Fred got frustrated, “No, you’re not really driving back and forth. You’re released from the earth. In a vehicle, you’re riding above the turning, the turning of the wheels, and my God, above the turning of the earth. Only on the road, only riding above the road are your nuts free.”
Bob thought the man was crazy. He grew sullen again. “So what?”
Fred rose up like a grizzly out of his spring den, full of hunger and potent sperm. “So what!” he reacted loudly. “You’re beating the earth’s turning and the earth’s gravity.”
Bob was taken aback by Fred’s spurt of energy that actually made him raise his voice and stand at the same time. Bob tried to get serious and said, “But you’re on this island going back and forth. You aren’t going anywhere.”
Fred went over and put both hands on Bob’s shoulders. “But I am. I’m rolling above the earth’s gravity. I’m beating the earth’s turn. God has given men wheels in order to transcend, and the road is the means of transcension.”
Bob got caught by Fred’s determined belief in his words’ importance. Bob tried once again, “But you’re still going back and forth.”
Fred thought for a moment, then said, “That’s what’s a woman’s vagina is for. That’s where you go back and forth. You go in and out, back and forth. That’s where you go forward! Then reverse! Marriage makes this fun.”
Bob scrunched his face up in disbelief. He would have remembered and thought about the earth’s turn and wheels rolling, but the vagina description blew him away. He laughed at Fred. “You didn’t say that, did you?”
Bob’s voice rose. “Vagina?”
Fred straightened himself up. “Yes, I did, son.” He turned toward Lucille who had heard enough of Fred’s thoughts to last for the next ten years of their marriage. Too much more revelation would upset the applecart. She rose to leave. Fred turned back to Bob. “That’s what I came to tell you. You know, on the night before your wedding. A big step.”
Bob shook his head and waved his arms as if to clear the air. “I’ll think about it, Fred. I’ll just slip my old gear into neutral and think about it.”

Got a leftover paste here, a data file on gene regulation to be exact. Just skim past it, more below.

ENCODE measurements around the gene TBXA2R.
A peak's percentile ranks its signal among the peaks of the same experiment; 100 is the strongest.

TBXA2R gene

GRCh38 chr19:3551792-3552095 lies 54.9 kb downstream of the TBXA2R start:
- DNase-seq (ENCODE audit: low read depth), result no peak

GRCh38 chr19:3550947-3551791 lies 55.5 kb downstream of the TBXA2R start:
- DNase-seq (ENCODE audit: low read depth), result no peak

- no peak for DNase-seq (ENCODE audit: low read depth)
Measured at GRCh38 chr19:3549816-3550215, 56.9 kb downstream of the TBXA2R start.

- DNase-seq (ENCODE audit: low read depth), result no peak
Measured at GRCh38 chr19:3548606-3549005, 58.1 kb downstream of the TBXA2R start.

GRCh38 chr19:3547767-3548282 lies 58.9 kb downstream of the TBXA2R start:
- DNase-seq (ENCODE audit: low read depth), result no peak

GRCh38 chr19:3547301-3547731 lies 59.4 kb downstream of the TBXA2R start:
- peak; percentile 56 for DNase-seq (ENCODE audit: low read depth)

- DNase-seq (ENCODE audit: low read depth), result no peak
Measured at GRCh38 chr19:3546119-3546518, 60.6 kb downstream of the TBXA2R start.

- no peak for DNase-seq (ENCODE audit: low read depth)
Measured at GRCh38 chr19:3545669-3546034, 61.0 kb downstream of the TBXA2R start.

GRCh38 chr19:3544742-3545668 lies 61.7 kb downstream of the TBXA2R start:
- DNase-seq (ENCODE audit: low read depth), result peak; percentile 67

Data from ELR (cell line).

Fred looked at Lucille and nodded. They walked toward the door and exited.
Bob sat there, the glow of the lamp to his right and the fire sparking and taking off in front of him. Honey appeared with a large tray. On the table in front of him, she set the clams, a bowl of nectar to dip them in, loaf of steamy bread, and a well tossed bowls of dandelion greens. She took a fork and ate some clams.
Bob did the same. The fire warmed his face. The lamp let him see the clam’s siphon and ruffled edges as he poked it with his fork. Bob and Honey both gave up the forks and picked each clam body out of the shell with their fingers. They ate the bread and nibbled the greens. The room was silent.
Bob realized this was his rehearsal dinner, of sorts. He leaned back in the couch and wept. Honey sat there for a while. Kneeling on the floor, she added two big logs to the fire, working them in with some difficulty. Bob began to weep aloud. His mouth was open, and he had turned into the couch with his forehead against the arm. Bread and drool were coming out of his mouth. Honey sat next to him. She watched the fire. She fell asleep, sitting up, leaning against the sofa.
When the fire went out, Honey woke. Bob had also fallen asleep. She took a blanket from the couch and covered Bob. She crawled in next to him. Waking slightly, he held her, his arms holding her close to prevent her from slipping off the couch onto the floor.